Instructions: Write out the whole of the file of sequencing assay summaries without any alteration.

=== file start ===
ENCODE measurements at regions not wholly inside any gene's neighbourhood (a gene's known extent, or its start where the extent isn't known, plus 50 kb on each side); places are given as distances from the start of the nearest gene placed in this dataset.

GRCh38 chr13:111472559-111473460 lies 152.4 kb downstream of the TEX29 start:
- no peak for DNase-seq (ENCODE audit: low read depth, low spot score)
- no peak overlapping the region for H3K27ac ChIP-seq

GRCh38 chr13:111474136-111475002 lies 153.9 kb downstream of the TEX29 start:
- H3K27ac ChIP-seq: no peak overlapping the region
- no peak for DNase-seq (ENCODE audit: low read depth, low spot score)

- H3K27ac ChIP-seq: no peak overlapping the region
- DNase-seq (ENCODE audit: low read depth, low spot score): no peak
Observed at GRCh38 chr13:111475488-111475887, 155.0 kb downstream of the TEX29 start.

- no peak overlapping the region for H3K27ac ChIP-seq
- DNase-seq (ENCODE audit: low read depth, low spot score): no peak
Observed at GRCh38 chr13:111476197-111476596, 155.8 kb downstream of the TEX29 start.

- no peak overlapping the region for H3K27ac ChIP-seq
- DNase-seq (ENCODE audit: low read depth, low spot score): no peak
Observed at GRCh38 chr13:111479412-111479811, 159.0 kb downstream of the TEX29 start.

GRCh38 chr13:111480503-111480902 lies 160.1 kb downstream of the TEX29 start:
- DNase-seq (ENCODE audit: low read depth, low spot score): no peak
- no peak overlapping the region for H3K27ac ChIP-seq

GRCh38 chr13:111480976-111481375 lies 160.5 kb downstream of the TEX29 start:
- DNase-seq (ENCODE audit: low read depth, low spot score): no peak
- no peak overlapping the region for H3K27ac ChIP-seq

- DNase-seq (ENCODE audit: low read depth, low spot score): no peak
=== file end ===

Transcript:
ENCODE measurements at regions not wholly inside any gene's neighbourhood (a gene's known extent, or its start where the extent isn't known, plus 50 kb on each side); places are given as distances from the start of the nearest gene placed in this dataset.

GRCh38 chr13:111472559-111473460 lies 152.4 kb downstream of the TEX29 start:
- no peak for DNase-seq (ENCODE audit: low read depth, low spot score)
- no peak overlapping the region for H3K27ac ChIP-seq

GRCh38 chr13:111474136-111475002 lies 153.9 kb downstream of the TEX29 start:
- H3K27ac ChIP-seq: no peak overlapping the region
- no peak for DNase-seq (ENCODE audit: low read depth, low spot score)

- H3K27ac ChIP-seq: no peak overlapping the region
- DNase-seq (ENCODE audit: low read depth, low spot score): no peak
Observed at GRCh38 chr13:111475488-111475887, 155.0 kb downstream of the TEX29 start.

- no peak overlapping the region for H3K27ac ChIP-seq
- DNase-seq (ENCODE audit: low read depth, low spot score): no peak
Observed at GRCh38 chr13:111476197-111476596, 155.8 kb downstream of the TEX29 start.

- no peak overlapping the region for H3K27ac ChIP-seq
- DNase-seq (ENCODE audit: low read depth, low spot score): no peak
Observed at GRCh38 chr13:111479412-111479811, 159.0 kb downstream of the TEX29 start.

GRCh38 chr13:111480503-111480902 lies 160.1 kb downstream of the TEX29 start:
- DNase-seq (ENCODE audit: low read depth, low spot score): no peak
- no peak overlapping the region for H3K27ac ChIP-seq

GRCh38 chr13:111480976-111481375 lies 160.5 kb downstream of the TEX29 start:
- DNase-seq (ENCODE audit: low read depth, low spot score): no peak
- no peak overlapping the region for H3K27ac ChIP-seq

- DNase-seq (ENCODE audit: low read depth, low spot score): no peak